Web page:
English on a daily-basis: making it happen!

At the beginning of a new semester, learners are usually excited to get started, enthusiastic about learning and with high hopes of finally achieving that much sought-after fluency. As the course unfolds, so does life: learners have to juggle work, school and their own personal lives, coping with everything at the same time. And as that happens, one of the most common comments I hear from my learners is that they wish they had (more) time to study English, do homework, listen to podcasts, watch the news, you name it… I have particularly heard this a lot this semester, and it got me thinking: ‘Ok, what can I do to help them?’ Setting homework is clearly not enough and it might be counter-productive as well: more things to do that won’t be done, just adding unnecessary weight to their workload.

As teachers, we are in contact with English every day, and we sometimes take for granted that so are our learners, but… #notreally! What if we, as teachers, could facilitate that process? By using a very simple but highly effective framework we can help our learners include English in their daily lives in such a way that, if they really want/need to learn English, they will not be able to live without it! Research says that by focusing on changing one habit, we can re-programme the other routines in our lives as well. So, how about helping our learners discover the joys of English on a daily basis and enhance their learning experience?

Here are 3 perhaps ambitious, but valid activities to try out with our learners in order to do so:

  1. Make English fun, real and relevant!

Activity 1

Making English part of your daily routine using real life resources (Netflix, Radios, Podcasts, Songs, News, TV shows etc.)

As you watch/listen to something in English, be more curious, attentive and proactive! Start making your own Lexical Notebook by recording new expressions in context. You can use a notebook, post-its, your mobile, or whatever works for you. The important thing is to relax and learn at the same time, maximising your learning opportunities.

It is paramount to teach learners how to do so in class so that they know exactly what to do on their own. For teachers to get to know more about ways to work with Lexical Notebooks, here are interesting sites: www.teachingenglish.org.uk/article/lexical-notebooks; www.teachingenglish.org.uk/article/lexical-notebooks-or-vocabulary-cards; www.etprofessional.com/considering-lexical-notebooks

 Bring current affairs to class on a regular basis – a wonderful way to learn new expressions as well as cultural aspects of the country of their choice!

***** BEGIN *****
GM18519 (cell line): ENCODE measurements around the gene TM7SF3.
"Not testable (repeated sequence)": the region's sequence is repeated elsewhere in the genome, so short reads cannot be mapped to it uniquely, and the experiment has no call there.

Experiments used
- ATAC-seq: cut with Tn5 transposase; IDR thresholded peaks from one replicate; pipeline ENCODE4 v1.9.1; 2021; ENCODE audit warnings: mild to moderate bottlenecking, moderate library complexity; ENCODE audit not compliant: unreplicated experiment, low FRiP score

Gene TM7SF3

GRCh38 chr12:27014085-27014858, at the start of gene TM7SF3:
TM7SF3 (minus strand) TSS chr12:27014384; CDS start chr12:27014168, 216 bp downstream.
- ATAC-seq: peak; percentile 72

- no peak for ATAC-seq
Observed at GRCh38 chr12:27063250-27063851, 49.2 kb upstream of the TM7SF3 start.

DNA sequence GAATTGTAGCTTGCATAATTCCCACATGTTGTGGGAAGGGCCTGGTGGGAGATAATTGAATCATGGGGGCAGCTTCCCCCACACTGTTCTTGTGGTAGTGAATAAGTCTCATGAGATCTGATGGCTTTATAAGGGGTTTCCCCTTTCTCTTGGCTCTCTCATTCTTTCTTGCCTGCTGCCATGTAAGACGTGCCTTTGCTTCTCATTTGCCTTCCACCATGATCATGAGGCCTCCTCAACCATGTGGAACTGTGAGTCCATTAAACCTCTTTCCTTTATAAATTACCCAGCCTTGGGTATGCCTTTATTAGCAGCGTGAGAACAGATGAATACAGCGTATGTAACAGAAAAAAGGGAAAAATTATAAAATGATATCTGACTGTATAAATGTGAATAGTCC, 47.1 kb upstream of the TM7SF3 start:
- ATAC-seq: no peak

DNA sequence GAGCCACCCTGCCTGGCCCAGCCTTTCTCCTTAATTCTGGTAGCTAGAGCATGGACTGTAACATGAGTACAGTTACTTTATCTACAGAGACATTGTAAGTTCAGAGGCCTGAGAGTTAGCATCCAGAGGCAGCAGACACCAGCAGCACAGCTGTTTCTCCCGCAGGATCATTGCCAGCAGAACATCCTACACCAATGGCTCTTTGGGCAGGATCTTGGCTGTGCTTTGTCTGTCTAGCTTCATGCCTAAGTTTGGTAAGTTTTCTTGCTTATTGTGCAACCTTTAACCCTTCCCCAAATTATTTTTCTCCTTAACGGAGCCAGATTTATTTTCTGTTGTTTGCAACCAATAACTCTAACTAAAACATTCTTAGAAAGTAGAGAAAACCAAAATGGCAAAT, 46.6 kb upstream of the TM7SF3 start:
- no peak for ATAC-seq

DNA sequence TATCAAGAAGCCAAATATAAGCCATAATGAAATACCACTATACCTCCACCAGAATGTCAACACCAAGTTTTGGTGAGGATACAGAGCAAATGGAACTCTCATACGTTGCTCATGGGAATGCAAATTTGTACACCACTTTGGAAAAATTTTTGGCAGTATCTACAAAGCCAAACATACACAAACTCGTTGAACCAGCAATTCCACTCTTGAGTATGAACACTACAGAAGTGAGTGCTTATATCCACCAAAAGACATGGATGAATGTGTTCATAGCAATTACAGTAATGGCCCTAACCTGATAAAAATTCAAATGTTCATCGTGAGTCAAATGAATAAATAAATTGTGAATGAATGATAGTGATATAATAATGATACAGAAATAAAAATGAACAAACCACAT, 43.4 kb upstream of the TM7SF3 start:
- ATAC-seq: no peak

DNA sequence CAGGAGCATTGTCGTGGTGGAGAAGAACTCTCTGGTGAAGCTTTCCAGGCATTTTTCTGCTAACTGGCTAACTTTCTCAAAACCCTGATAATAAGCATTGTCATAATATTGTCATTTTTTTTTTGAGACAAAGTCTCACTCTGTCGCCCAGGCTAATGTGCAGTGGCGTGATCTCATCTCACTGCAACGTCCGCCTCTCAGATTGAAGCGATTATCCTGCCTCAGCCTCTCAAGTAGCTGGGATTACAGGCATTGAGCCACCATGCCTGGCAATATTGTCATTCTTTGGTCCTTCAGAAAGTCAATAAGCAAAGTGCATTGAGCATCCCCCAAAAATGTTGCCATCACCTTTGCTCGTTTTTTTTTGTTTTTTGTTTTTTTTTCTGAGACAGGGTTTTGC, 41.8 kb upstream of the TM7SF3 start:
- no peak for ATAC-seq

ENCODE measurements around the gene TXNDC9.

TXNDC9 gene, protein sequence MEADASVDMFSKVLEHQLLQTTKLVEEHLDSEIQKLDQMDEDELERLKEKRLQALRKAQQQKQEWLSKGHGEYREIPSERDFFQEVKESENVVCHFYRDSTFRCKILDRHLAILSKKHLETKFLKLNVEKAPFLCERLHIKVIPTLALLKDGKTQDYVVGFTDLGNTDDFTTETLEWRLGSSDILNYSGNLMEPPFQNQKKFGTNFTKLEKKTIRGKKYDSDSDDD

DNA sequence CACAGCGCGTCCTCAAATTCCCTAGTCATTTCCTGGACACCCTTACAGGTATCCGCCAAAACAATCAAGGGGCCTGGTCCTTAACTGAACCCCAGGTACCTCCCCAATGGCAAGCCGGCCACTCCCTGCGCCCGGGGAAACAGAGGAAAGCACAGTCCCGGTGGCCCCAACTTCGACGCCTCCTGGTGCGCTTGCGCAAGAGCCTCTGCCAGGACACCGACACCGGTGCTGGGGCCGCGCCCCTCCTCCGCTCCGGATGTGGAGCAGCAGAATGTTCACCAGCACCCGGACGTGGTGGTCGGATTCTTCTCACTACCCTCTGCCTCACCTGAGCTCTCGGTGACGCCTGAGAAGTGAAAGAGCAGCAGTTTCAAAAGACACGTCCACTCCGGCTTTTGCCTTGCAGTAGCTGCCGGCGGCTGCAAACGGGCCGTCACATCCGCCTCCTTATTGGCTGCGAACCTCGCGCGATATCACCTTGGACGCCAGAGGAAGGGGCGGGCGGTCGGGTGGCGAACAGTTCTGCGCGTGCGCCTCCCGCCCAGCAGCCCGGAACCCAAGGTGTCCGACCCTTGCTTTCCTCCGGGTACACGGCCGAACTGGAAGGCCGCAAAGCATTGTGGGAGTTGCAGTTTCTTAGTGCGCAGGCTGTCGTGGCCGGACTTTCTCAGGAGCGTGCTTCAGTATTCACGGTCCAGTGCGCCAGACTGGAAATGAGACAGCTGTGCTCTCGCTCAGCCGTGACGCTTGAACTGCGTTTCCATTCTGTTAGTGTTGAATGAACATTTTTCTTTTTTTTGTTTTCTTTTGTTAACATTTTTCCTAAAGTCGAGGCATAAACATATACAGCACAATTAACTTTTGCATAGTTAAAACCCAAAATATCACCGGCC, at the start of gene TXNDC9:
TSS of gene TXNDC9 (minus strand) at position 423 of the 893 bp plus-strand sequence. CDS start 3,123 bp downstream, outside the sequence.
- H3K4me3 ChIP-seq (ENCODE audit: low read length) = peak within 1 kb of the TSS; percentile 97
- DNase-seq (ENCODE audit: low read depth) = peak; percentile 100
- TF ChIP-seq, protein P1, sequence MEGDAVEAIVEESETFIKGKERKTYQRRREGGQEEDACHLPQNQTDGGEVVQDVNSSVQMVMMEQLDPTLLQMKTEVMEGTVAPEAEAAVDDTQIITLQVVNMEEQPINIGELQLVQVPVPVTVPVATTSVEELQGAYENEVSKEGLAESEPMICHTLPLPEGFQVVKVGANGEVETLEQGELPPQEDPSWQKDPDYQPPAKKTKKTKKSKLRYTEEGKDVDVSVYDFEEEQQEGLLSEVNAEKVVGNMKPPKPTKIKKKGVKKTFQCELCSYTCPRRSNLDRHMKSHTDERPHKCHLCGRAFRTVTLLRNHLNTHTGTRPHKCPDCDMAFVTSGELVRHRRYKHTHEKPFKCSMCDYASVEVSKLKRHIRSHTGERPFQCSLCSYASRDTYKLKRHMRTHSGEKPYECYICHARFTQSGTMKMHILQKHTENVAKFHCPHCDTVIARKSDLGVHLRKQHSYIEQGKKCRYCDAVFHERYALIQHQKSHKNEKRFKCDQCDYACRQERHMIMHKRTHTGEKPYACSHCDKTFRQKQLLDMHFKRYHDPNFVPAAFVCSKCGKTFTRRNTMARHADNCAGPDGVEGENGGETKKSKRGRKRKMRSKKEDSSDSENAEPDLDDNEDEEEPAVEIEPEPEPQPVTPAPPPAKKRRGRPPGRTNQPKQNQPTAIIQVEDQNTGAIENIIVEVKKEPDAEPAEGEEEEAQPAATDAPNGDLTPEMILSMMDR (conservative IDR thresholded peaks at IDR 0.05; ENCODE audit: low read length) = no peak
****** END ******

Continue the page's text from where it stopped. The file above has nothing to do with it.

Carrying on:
Activity 2

Finding out what is going on in the world via News apps. From the options below, choose 1 or 2 apps so that you can receive their headlines on your mobile on a daily basis:

BBC News | The Guardian | CNN App | Appy Geek | BuzzFeed News | Smartnews | Inoreader | NPR News Radio

As you read/listen to the news in English, be more curious, attentive and proactive! Start making your own Lexical Notebook by recording new expressions in context. You can use a notebook, post-its, your mobile, or whatever works for you. The important thing is to relax and learn at the same time, maximising your learning opportunities.

Once again, it is paramount to allocate some class time to let learners explore, experiment and understand how the apps work with the teacher’s assistance as well as help them see the benefits of receiving Push Notifications of their choice, selecting headlines of their interest to learn new expressions while keeping up-to-date. There are more app options available here:  www.digitaltrends.com/mobile/best-news-apps/

  1. Find out what each learner is into and motivate them to learn more about it in English

Activity 3

What are your interests or passions? Cooking? Photography? Running? Jiu jitsu? Pets? Flowers? Or…

Have you ever watched YouTube videos about it? Or read blogs about it? Challenge of the week: find out what’s out there about your favourite hobby and bring to class on (set date) to share with your classmates.

 As you get to know your learners, take the time to find out what their interests are and start researching possible interesting blogs or videos to share with them, and teach them to find those! I usually use the online platform Edmodo to share interesting things with all my groups – it’s quite user-friendly!

 

Last but not least, we have to set the example ourselves by being curious, proactive and attentive, conveying the message that learning is ongoing and lasts forever.  Hope you find this post useful and do let me know if you try any of the 3 suggested activities out or have other ideas to make English part of our learners’ daily lives for good 😉

Lenora Haranaka

Lenora Haranaka is a teacher & coach at Cultura Inglesa São Paulo. An ICELT and DELTA holder, she has taught English for more than 15 years and has presented in ABCI and Braz-Tesol conferences. Her academic interests are teacher development, pronunciation and ELT methodology.

No Comments

Post A Comment